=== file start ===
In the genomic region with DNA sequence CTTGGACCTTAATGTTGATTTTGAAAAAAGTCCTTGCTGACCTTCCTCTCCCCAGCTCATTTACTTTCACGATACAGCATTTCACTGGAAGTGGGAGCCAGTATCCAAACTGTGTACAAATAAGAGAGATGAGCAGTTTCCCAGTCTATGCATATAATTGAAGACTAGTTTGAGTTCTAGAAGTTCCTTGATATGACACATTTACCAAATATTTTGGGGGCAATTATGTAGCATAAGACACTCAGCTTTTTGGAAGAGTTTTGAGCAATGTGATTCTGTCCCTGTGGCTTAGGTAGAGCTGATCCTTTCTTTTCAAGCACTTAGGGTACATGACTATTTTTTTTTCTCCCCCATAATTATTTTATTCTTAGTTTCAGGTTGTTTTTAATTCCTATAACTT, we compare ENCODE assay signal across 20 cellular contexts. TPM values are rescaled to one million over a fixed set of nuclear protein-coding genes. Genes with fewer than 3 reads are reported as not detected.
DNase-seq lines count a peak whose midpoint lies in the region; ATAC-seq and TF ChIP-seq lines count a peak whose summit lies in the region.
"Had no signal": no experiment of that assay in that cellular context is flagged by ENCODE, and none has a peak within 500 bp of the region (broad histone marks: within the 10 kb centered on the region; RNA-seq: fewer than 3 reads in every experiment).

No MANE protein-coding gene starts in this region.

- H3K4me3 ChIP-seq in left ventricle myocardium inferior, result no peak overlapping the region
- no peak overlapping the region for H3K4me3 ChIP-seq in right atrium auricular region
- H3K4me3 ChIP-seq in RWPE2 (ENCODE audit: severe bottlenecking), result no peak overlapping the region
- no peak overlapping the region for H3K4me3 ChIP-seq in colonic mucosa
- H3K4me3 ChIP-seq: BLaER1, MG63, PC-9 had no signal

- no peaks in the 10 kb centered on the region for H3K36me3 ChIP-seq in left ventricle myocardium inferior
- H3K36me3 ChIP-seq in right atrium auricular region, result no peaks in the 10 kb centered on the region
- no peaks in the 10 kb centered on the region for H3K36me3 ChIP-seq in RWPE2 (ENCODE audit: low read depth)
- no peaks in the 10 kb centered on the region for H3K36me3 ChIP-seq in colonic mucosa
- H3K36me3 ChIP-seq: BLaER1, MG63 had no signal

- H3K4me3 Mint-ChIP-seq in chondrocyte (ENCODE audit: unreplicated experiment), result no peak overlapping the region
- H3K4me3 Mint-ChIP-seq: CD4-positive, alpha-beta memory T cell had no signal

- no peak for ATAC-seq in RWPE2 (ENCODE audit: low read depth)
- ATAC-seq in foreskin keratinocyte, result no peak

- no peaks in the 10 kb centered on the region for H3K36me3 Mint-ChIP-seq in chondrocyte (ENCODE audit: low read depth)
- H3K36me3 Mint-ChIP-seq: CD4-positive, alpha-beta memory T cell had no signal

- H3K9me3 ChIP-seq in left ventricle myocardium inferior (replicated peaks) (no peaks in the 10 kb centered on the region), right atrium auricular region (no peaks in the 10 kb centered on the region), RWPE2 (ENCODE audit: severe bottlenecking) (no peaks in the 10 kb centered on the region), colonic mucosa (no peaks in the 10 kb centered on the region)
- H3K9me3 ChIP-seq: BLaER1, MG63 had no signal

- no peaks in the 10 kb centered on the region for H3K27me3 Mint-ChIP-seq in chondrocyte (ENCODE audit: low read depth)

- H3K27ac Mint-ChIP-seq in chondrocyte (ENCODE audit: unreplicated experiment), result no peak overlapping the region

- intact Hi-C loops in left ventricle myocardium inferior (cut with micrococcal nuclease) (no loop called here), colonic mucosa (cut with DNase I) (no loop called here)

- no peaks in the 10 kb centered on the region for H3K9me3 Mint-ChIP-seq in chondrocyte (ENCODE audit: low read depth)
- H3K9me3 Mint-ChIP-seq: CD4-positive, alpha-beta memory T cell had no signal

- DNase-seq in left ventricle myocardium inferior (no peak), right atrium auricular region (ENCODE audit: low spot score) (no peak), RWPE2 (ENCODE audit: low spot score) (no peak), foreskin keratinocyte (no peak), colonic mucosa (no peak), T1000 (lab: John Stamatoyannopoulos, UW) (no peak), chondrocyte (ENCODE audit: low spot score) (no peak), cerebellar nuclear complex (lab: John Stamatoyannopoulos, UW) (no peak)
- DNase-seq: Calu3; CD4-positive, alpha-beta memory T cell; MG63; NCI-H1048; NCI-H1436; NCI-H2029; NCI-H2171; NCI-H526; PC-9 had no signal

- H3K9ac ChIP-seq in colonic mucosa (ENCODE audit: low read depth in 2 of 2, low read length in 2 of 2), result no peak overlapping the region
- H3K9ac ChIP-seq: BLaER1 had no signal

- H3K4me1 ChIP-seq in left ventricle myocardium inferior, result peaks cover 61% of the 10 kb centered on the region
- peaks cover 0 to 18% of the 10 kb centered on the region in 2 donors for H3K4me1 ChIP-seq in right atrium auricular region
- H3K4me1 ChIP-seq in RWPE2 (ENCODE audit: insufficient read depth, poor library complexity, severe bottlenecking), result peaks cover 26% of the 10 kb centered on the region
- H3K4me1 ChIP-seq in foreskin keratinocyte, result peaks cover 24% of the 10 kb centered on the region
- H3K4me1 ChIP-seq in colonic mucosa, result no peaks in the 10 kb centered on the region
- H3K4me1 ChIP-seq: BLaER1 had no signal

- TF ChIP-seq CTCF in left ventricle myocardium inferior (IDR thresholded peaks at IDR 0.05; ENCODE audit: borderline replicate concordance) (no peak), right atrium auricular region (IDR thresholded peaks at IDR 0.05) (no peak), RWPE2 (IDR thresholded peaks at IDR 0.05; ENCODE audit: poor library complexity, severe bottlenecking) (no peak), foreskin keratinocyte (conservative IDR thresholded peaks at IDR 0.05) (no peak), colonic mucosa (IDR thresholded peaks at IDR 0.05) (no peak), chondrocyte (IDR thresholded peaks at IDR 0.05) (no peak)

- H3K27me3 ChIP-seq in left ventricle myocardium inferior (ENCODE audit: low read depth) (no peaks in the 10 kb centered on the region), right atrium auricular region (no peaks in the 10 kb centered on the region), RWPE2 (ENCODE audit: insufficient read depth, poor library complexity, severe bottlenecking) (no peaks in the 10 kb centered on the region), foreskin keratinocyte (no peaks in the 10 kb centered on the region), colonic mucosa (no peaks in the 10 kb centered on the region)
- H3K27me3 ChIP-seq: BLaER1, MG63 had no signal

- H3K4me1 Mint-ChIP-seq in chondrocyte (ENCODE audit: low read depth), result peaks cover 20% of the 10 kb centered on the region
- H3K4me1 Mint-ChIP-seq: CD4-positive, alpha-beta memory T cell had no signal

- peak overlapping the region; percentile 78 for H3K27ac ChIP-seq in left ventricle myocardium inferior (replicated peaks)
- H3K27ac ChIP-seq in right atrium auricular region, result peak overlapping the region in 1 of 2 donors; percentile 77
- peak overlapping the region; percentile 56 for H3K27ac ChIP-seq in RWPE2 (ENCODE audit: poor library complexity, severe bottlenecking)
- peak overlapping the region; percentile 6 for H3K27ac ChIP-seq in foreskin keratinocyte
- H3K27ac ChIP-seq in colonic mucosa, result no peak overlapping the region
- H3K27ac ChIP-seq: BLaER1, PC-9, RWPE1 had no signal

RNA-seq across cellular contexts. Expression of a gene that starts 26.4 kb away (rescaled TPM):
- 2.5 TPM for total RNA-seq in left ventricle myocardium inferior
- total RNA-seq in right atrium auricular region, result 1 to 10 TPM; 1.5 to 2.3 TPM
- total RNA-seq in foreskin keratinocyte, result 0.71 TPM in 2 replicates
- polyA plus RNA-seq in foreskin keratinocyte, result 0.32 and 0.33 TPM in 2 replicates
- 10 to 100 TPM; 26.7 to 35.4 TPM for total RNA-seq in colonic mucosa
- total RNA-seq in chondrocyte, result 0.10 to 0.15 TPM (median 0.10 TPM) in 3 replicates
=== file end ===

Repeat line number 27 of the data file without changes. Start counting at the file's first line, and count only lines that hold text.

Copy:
- H3K9me3 Mint-ChIP-seq: CD4-positive, alpha-beta memory T cell had no signal